The world is a very different place today than it was when Shay Mitchell snagged the role that would come to define her early career, as one of ABC Family’s titular Pretty Little Liars, Emily Fields. Mitchell, newly 31, has broadened her platform considerably since the series first aired in 2010, adding fitness guru, travel vlogger, and Instagram influencer—19.5 million followers strong—to her résumé.
But Mitchell is also aware of the pitfalls that come with a mega fan base. Which is why she wants you to take what you find on social media with a grain of salt. Mitchell fields bizarre stories and online rumors on a daily basis, like the recent claim that she was dating Kendall Jenner’s NBA star ex Blake Griffin.
Her fail-safe method for dealing with the gossip? Humor.
“It’s funny!” she says with a chuckle. “If I read something about me that’s so blatantly untrue, I want to set the record straight—and I have the power to and the voice to. That’s the one way that we can use social media in a positive light." But, she says, you can't always change people's minds, in which case, letting things roll off her shoulder keeps her sane. "It’s like I’m living a real life Gossip Girl. You can think I’m with whomever or this or that … Go do it. At the end of the day, everybody’s going to have their own opinions anyway. I can’t set the record straight for everybody.”
Though her teen drama days are behind her (mostly—she wants to wait at least five years before entertaining the idea of a PLL reunion), Mitchell’s new project places her alongside a familiar face in the teen soap annals, Gossip Girl himself, Penn Badgley. You, set to premiere in September, is what Mitchell describes as a “modern-day romance,” focusing on the thin line between casually viewing someone’s Facebook page and becoming an full-on social media stalker.
“He is just such a great artist and he played this character so well—too well,” Mitchell says of Penn’s Internet-savvy character.
When doing your own social media stalking, she wants you to remember that even the narratives people post about themselves aren't always true to life. Mitchell herself was recently called out for posting vacation images that she'd culled from other online sources, with critics questioning whether her trips were real. They are, in fact. But that doesn't mean her Instagram account actually reflects her day-to-day life, she admits.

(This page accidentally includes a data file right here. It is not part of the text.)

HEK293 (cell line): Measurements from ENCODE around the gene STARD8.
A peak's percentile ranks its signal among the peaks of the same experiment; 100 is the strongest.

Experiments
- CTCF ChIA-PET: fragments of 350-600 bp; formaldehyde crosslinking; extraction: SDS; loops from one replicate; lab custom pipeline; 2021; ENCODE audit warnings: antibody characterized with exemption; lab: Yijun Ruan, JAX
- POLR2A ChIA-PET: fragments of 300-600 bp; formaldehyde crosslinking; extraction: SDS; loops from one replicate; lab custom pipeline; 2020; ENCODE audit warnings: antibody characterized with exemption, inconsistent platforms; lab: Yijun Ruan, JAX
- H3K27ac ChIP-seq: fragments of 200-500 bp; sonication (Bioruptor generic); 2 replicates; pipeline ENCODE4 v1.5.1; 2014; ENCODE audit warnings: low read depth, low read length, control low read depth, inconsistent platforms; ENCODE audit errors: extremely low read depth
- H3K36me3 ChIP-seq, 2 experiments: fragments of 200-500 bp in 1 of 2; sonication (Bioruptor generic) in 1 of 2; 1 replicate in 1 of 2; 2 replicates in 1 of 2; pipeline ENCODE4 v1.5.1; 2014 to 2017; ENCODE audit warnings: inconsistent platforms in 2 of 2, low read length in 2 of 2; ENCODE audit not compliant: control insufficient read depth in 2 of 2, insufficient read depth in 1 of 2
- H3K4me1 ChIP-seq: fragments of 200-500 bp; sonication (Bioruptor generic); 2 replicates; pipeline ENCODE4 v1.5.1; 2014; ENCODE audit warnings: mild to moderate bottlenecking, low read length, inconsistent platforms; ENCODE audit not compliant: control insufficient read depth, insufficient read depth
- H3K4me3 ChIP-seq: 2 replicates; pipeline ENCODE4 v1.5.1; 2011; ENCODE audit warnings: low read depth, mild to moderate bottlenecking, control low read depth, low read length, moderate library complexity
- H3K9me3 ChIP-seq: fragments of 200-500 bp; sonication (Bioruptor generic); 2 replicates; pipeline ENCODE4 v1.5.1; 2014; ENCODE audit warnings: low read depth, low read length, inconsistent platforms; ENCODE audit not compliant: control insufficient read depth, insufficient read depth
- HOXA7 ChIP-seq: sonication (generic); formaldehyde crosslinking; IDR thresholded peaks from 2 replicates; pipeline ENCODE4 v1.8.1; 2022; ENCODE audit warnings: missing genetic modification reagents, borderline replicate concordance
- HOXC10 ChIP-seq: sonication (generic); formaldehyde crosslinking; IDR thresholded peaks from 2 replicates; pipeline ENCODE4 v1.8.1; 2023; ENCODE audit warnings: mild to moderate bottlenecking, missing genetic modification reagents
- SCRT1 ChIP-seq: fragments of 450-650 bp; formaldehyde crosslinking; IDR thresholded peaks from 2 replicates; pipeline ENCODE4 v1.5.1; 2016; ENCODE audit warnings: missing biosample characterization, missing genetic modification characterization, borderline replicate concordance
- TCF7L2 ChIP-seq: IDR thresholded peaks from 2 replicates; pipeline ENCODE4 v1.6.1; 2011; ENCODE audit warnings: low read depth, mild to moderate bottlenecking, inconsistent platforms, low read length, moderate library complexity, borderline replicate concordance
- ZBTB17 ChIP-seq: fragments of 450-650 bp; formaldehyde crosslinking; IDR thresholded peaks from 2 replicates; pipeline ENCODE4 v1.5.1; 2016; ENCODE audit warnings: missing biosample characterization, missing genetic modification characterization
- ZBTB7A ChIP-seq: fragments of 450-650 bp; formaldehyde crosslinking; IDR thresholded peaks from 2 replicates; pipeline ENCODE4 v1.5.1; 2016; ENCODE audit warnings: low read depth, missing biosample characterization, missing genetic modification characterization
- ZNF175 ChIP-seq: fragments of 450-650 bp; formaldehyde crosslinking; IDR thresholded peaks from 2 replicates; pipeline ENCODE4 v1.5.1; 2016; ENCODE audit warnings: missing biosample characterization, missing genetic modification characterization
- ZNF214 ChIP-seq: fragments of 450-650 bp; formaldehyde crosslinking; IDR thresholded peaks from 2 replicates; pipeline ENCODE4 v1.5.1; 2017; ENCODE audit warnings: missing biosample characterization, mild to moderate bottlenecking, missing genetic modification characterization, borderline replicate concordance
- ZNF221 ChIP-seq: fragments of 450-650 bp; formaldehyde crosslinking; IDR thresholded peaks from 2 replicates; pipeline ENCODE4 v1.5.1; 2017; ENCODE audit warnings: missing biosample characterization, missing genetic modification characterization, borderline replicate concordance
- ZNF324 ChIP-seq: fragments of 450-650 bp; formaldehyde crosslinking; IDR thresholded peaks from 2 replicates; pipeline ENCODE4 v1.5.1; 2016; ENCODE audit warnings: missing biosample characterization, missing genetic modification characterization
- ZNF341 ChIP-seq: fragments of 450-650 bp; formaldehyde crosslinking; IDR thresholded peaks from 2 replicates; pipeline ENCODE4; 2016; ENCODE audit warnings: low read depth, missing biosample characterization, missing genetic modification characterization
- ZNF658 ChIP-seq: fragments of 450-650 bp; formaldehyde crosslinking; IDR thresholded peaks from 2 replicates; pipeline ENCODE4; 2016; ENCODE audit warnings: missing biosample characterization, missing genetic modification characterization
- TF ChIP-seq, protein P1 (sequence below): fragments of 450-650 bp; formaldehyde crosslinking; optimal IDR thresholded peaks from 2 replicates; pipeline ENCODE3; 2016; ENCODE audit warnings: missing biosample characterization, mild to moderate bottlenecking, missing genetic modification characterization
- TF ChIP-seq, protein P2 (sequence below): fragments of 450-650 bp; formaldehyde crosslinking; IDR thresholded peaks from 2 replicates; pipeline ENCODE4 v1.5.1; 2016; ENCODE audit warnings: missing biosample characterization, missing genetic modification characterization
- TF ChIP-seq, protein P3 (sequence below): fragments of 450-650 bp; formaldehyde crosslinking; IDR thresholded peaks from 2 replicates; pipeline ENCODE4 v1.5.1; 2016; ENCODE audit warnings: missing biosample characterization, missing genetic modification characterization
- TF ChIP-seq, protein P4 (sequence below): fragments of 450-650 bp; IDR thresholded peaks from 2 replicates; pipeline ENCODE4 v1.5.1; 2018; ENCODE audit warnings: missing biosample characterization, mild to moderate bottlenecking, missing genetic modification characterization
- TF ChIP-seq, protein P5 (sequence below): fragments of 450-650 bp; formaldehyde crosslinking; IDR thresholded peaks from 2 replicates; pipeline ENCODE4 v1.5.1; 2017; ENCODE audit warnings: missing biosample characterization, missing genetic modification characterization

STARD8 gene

“I think we all have to realize and recognize the fact that Instagram and social media in general is, a majority of the time, our highlight reel—it’s certainly my highlight reel,” she says of her more than 5,000 FOMO-inducing posts. “That’s not my everyday life. Now, are those real life moments? Yes, absolutely. But are they heightened? Have those photos been taken 5,000 times to get the right angle? Do I have full makeup, lighting … ? One-hundred-percent.”
Knowing that is key, Mitchell says. "It can get really dangerous if you start to believe that [social media is] realistic." But, she adds, "If you can go into it knowing there’s filters behind each and every one of those, or this is a photo that was professionally shot, then I feel like it allows yourself to be less harsh on your own photos. Everybody’s life in general isn’t maybe always what it seems.”
Don't call Mitchell a role model, though. “Role means I’m taking on this role of what I think is the right way to do things, for other people,” she explains. “So if you want to call it a ‘real model,’ that’s a new term that I feel is more appropriate for it. I want to live my life as real and as authentic as I can, and from that, yes, hopefully I make the right decisions and inspire other people to take more chances, to say yes to more experiences—whatever that is, encourage people to do in a positive way, I think that’s great.”